Mohit Gurumukhani, a Research Assistant in the Language Comprehension Lab, just won a Triton Research and Experiential Learning Scholarship (TRELS) award for Spring Quarter, 2019. Mohit is working under the guidance of Eva Wittenberg on a project that investigates the role of Hindi case-marking. While Mohit is a Computer Science Major, the training provided by the lab has uniquely qualified him to tackle a complex problem in linguistics. Congratulations, Mohit!
Prof. Eva Wittenberg and her collaborator Dr. Andreas Trotzke edited a Special Issue that was just published on the journal Linguistics. It focuses on adjective order in Germanic languages from a variety of theoretical perspectives.
- Andreas Trotzke and Eva Wittenberg: Long-standing issues in adjective order and corpus evidence for a multifactorial approach
- Elnora ten Wolde: Linear vs. hierarchical: Two accounts of premodification in the of-binominal noun phrase
- Kristin Davidse and Tine Breban: A cognitive-functional approach to the order of adjectives in the English noun phrase
- Ermenegildo Bidese, Andrea Padovan and Claudia Turolla: Adjective orders in Cimbrian DPs
- Sven Kotowski and Holden Härtl: How real are adjective order constraints? Multiple prenominal adjectives at the grammatical interfaces
UC San Diego Linguistics was well represented at the 16th LabPhon meeting.
Amanda Ritchart-Scott presented her poster “Perceptual enhancement of nasalized vowels through increased breathiness.”
Gabriella Caballero & Marc Garellek presented their poster “Multidimensional tonal realization and prosodic variation in Choguita Rarámuri (Tarahumara).”
Marc Garellek presented his talk (coauthored by Christina Esposito at Macalester College) “The effects of prosody on pitch and voice quality of White Hmong tones.”
Scott Seyfarth (PhD 2016, currently at Ohio State University) co-organized (with Beth Hume, OSU) a workshop called “The role of predictability in shaping human sound systems.”
SemanticsBabble, the interdisciplinary discussion group on formal and experimental approaches to language meaning that is lead by Ivano Caponigro (Linguistics) and Jonathan Cohen (Philosophy), has just been awarded its 6th annual grant from the UCSD Institute of Arts and Humanities. The grant will help with inviting scholars and students from other institutions to present and discuss their current research on language meaning during the academic year 2018-2019.
Adam McCollum has been awarded a President’s Dissertation Year Fellowship for 2018-19! The award is targeted at doctoral candidates who demonstrate strong potential, promise and desire for a university teaching and research career. Only nine such fellowships were awarded across UCSD.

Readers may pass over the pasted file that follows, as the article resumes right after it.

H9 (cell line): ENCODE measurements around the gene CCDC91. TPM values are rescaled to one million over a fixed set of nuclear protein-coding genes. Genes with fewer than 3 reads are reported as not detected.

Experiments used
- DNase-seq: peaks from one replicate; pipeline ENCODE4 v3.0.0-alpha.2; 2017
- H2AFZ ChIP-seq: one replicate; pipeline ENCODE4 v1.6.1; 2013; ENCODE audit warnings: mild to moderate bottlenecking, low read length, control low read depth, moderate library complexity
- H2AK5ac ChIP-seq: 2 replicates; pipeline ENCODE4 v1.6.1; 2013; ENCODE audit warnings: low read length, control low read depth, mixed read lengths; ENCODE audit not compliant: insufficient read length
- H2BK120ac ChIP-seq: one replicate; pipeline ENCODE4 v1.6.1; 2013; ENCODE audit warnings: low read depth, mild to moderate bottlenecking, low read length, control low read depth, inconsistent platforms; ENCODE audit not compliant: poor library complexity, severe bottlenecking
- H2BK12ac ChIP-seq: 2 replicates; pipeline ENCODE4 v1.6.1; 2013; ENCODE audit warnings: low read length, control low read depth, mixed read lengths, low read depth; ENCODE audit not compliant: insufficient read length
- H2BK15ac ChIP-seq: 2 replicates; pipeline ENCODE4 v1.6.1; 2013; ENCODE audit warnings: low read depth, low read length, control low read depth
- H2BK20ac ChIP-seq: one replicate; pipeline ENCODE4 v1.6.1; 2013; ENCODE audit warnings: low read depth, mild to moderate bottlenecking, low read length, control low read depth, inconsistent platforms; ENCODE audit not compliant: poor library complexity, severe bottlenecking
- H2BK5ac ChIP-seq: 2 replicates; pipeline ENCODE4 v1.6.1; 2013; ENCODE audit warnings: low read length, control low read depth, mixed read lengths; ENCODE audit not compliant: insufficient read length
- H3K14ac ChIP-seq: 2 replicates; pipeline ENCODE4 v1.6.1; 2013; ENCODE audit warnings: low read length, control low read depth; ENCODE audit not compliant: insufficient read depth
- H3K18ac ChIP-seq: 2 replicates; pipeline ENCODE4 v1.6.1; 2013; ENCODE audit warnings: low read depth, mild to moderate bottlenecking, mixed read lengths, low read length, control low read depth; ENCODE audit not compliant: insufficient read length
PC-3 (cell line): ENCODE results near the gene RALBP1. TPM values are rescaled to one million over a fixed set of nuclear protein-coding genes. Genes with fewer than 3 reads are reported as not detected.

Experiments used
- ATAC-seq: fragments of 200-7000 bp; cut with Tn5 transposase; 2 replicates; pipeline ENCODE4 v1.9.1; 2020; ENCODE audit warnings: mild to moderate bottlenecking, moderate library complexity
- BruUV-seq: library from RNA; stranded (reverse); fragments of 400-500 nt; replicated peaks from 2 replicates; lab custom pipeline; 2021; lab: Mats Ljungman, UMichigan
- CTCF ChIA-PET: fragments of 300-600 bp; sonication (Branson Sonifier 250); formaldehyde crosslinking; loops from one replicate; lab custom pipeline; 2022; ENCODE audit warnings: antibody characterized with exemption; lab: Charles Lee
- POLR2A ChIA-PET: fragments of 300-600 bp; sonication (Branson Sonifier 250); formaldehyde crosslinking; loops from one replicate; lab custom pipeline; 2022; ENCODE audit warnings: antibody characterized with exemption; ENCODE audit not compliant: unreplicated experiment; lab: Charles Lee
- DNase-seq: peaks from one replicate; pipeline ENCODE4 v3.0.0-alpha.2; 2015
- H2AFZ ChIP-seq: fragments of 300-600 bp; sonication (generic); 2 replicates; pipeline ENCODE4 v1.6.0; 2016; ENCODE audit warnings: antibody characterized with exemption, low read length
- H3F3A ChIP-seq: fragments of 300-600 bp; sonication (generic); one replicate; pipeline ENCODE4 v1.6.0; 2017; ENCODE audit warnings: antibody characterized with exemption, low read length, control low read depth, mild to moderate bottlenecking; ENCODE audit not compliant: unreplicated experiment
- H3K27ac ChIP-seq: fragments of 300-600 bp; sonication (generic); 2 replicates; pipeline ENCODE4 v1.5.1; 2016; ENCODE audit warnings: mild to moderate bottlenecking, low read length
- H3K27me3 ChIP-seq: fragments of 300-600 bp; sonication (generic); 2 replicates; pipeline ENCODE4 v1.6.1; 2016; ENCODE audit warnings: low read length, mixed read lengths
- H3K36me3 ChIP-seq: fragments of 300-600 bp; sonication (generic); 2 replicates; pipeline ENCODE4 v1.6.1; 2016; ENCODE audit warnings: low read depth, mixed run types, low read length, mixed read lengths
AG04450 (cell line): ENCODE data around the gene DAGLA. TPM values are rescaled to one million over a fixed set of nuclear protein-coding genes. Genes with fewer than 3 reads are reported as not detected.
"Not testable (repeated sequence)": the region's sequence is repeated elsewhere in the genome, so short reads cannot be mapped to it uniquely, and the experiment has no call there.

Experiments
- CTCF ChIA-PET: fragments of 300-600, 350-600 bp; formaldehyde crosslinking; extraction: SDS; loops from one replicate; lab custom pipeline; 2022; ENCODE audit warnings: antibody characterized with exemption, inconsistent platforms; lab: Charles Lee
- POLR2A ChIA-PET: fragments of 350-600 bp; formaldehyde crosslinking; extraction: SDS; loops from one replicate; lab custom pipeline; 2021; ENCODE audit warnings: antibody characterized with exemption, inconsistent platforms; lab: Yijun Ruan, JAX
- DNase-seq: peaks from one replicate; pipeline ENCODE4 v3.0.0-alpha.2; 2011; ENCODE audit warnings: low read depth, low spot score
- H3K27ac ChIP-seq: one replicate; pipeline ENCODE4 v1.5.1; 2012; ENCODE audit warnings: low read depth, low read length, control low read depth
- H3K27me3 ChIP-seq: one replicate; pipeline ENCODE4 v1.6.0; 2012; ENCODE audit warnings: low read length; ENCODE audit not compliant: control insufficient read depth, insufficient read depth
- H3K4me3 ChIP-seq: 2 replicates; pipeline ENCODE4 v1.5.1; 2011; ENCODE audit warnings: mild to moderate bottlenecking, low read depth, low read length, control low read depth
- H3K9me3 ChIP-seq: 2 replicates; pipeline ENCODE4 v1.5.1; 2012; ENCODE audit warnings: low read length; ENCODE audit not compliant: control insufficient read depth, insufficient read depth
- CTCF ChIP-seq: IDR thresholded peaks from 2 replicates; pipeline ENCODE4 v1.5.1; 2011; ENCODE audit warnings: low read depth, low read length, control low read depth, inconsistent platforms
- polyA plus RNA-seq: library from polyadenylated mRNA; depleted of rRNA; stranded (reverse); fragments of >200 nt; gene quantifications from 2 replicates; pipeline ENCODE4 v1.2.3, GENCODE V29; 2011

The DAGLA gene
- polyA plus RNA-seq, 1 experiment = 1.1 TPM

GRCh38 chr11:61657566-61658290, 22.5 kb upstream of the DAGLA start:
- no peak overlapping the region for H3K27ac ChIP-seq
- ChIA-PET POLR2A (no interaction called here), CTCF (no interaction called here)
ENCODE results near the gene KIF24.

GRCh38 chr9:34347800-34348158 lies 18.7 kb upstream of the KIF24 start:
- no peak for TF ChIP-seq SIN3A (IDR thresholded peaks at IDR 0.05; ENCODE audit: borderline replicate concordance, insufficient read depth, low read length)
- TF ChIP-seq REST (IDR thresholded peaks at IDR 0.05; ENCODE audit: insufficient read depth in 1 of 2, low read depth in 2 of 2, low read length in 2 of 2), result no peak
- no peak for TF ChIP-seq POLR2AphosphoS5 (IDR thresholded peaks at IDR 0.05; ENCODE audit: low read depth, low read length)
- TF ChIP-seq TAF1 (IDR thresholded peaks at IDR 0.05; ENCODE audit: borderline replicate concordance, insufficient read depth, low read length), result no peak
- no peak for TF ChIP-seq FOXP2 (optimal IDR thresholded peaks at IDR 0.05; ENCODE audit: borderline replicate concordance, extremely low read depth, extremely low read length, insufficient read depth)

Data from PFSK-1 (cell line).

Michael Obiri-Yeboah‘s paper titled ‘Domains and Directionality in Gua Vowel Harmony’ has been selected for an award as Outstanding Graduate Student Research Paper for the African and African-American Studies Research Center.
William Matchin, postdoctoral fellow for the Mayberry Laboratory for Multimodal Language Development, has written a second guest post for the Talking Brains blog in response to some comments to his first post from Erich Jarvis.
Read his new post post here.
Read his old post here.
Our graduate students Dayoung Kim and Till Poppels, our postdoc William Matchin, and our faculty members Grant Goodall, Andrew Kehler, and Eva Wittenberg are presenting five posters at the 31st Annual CUNY Sentence Processing Conference at UC Davis on March 15-17, 2018:
Suhas Arehalli and Eva Wittenberg: “The mess reveals the system: People use top-down cues to resolve errors in contexts with highly random noise, but not with highly structured noise”
Dayoung Kim and Grant Goodall: “Complexity effects in A- and A’-dependencies”
Adam Morgan, Titus von der Malsburg, Victor S. Ferreira and Eva Wittenberg: “This is the structure that we wonder why anyone produces it: Resumptive pronouns in English hinder comprehension”
Till Poppels and Andrew Kehler: “Reconsidering asymmetries in voice-mismatched verb phrase ellipsis”
William Matchin, Diogo Almeida, Jon Sprouse, and Gregory Hickok: “Subject island violations involve increased semantic processing, but not increased verbal working memory resources: evidence from fMRI”
William Matchin, Christian Brodbeck, Christopher Hammerly, and Ellen Lau:
“The temporal dynamics of structure and content in the language network”